Blacks less likely to get life-saving bypass surgery

March 18, 1992|By Los Angeles Times

Older whites are 3 1/2 times more likely than older blacks to receive potentially life-saving surgery to bypass a blocked coronary artery, according to a new study that offers striking evidence of a wide racial gap in access to medical care.

The study, based on more than 86,000 coronary artery bypass graft surgeries performed under the Medicare program, found that the gap was widest in Southeastern states, where whites were more than six times as likely to have the operation as blacks. It also found that the procedure was five times more prevalent among white men than black men.

"It is possible that some patients are dying of heart attacks that could have been prevented with surgery," said Dr. Arthur J. Hartz, a co-author. The authors of the study, published in today's Journal of the American Medical Association, said that the racial disparity might be traceable to several factors, including black poverty, reluctance to undergo surgery and physicians' racial prejudice.

Because the study covered patients who already have insurance under Medicare, a form of national health insurance for people over 65, they said that the findings suggest that social and cultural factors could interfere with access to care even if a broader national health insurance plan is put into place.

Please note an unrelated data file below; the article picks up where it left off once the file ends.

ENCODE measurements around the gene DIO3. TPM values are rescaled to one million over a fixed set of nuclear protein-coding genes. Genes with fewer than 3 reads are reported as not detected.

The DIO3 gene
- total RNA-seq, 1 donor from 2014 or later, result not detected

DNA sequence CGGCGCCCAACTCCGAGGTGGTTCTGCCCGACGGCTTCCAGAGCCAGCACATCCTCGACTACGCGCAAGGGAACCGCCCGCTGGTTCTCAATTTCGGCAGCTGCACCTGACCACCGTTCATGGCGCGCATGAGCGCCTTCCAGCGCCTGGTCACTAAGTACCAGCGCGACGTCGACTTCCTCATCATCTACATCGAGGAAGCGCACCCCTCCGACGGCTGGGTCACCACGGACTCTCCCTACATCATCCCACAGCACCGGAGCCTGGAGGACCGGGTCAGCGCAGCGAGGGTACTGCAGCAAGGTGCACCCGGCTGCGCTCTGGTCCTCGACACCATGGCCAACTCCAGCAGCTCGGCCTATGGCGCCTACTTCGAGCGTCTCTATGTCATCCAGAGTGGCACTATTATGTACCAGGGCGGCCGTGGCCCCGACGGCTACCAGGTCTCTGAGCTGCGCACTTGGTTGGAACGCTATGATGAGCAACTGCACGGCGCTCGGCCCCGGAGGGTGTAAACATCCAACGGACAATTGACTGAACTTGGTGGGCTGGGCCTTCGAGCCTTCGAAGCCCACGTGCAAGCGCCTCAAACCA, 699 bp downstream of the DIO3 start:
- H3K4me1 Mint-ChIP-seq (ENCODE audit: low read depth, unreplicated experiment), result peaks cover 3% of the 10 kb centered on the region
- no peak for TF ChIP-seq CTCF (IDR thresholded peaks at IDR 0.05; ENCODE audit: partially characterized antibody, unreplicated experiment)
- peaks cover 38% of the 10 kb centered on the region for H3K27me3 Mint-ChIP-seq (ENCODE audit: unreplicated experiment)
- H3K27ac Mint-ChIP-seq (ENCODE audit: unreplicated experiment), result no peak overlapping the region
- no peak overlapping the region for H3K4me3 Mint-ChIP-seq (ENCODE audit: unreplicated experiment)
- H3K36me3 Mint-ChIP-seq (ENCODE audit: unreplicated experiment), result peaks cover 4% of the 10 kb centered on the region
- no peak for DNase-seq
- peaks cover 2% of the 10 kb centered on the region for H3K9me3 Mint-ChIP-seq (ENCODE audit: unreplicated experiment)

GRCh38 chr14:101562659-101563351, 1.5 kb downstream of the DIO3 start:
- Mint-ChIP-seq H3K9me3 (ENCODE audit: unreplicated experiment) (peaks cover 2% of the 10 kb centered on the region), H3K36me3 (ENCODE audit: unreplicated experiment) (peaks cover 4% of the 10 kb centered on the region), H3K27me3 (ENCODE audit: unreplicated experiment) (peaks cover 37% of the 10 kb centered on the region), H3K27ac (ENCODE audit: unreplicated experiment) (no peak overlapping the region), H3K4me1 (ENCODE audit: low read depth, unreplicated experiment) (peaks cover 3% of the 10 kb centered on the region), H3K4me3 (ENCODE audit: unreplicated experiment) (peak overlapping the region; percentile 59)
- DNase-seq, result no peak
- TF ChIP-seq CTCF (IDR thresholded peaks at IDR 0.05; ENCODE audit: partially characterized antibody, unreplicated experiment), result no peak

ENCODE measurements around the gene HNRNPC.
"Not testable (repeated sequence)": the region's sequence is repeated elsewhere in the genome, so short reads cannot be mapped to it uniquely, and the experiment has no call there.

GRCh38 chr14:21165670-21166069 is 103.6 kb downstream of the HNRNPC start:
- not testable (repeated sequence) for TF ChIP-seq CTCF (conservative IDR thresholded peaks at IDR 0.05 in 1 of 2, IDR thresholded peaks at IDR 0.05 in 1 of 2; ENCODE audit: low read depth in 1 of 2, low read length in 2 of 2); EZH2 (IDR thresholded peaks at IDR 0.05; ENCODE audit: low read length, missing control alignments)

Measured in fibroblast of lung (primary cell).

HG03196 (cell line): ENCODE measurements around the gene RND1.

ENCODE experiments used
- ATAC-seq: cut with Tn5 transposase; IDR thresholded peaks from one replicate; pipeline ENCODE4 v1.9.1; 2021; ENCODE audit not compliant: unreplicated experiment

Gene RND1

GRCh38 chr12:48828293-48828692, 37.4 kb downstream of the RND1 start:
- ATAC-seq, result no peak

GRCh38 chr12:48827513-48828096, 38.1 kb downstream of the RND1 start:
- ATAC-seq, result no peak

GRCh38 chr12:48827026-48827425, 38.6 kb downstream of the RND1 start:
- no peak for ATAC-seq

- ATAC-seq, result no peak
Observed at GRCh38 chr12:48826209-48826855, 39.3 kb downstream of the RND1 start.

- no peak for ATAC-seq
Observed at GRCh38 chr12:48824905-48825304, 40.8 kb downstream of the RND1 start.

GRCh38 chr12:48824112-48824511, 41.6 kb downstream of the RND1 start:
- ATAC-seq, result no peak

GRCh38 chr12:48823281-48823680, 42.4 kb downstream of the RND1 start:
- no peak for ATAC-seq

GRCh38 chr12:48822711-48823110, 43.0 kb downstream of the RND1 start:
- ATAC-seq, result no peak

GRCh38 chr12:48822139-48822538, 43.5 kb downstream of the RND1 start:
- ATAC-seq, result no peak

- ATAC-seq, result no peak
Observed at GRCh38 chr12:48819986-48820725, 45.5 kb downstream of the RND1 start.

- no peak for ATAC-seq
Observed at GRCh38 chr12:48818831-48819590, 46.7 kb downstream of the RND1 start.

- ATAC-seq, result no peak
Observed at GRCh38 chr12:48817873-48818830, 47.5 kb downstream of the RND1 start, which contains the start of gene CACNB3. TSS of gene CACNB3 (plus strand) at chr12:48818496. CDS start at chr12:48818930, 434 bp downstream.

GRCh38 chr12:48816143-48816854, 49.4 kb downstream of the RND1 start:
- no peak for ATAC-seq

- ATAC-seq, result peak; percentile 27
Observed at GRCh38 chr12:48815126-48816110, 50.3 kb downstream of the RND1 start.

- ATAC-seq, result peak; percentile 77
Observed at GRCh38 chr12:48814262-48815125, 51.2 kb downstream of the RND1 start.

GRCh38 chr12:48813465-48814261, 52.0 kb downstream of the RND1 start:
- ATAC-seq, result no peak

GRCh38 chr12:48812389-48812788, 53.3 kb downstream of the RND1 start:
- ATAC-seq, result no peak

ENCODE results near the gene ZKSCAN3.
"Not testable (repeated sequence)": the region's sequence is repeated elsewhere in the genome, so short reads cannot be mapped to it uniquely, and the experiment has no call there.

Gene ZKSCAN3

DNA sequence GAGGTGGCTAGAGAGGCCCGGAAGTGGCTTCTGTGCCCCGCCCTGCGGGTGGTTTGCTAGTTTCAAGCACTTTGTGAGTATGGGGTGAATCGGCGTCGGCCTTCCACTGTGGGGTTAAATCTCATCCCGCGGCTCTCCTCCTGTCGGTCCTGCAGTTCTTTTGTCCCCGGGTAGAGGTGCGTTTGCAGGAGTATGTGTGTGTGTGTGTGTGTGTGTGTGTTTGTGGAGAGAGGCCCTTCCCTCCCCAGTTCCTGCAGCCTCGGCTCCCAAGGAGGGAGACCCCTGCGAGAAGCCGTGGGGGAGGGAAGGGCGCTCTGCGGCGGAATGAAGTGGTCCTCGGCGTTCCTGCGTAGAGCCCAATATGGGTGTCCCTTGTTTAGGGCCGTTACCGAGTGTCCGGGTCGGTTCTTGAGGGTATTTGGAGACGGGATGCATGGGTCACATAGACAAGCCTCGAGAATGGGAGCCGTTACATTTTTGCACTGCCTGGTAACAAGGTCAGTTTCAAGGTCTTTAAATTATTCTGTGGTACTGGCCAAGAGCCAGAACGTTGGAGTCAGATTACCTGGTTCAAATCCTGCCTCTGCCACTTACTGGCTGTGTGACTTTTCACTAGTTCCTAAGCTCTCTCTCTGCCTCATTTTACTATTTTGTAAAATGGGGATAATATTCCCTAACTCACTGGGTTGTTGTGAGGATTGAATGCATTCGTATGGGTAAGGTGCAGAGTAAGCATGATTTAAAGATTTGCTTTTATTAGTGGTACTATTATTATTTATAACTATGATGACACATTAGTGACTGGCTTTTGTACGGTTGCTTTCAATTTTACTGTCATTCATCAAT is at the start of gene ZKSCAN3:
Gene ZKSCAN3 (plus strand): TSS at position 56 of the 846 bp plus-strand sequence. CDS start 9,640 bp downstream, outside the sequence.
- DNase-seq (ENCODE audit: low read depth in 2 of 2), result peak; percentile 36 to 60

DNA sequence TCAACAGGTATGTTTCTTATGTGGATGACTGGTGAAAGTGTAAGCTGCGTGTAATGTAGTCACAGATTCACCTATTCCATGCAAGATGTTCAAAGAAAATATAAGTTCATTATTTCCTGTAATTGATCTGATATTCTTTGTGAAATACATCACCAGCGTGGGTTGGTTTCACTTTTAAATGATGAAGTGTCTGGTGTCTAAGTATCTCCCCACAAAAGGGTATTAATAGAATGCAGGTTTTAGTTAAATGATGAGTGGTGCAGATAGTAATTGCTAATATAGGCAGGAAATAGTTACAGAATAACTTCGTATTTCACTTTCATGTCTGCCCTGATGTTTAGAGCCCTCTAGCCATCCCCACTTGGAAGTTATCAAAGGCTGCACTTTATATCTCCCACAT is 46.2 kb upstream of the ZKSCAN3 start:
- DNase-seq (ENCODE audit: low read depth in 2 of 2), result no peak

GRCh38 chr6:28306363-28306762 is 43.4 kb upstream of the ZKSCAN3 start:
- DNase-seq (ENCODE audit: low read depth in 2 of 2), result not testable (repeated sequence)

They and others called for efforts to educate lower-income and minority patients about the benefits of procedures such as bypass surgery, and to point out to physicians factors in the health-care system that might lead to racial inequities.

The new study, led by researchers at the Medical College of Wisconsin in Milwaukee, is not the first to show a racial gap in medical care. Others have shown that access to kidney transplantation, cardiac catheterization and other high-technology procedures, including bypass surgeries, are affected by race.

But the Wisconsin group's study is the most comprehensive so far, covering the entire country, as well as individual regions. It is also the first to look at patterns of use under Medicare, a federal program for which nearly all elderly Americans are eligible.

Using 1986 Medicare program data, the researchers used records of hospitalizations for heart attack to estimate the prevalence of heart disease by race. Then they used records of bypass graft operations to estimate rates of the surgery among blacks and whites.

While there appeared to be little difference in heart disease rates between blacks and whites, the rate of coronary artery bypass graft surgery was 27.1 per 10,000 for whites and only 7.6 per 10,000 for blacks.

Kenneth C. Goldberg, the paper's lead author, said the greater vTC poverty of blacks could keep some from major surgery. While Medicare covers much of a person's treatment, patients still must pay a deductible and a percentage of their hospital bill.

Dr. Jay Brown, chief of cardiology at Harlem Hospital and president of the Association of Black Cardiologists, suggested that the racial disparity in coronary artery bypass graft surgeries may be partially explained by an overuse of the pricey procedure in whites with good health insurance.

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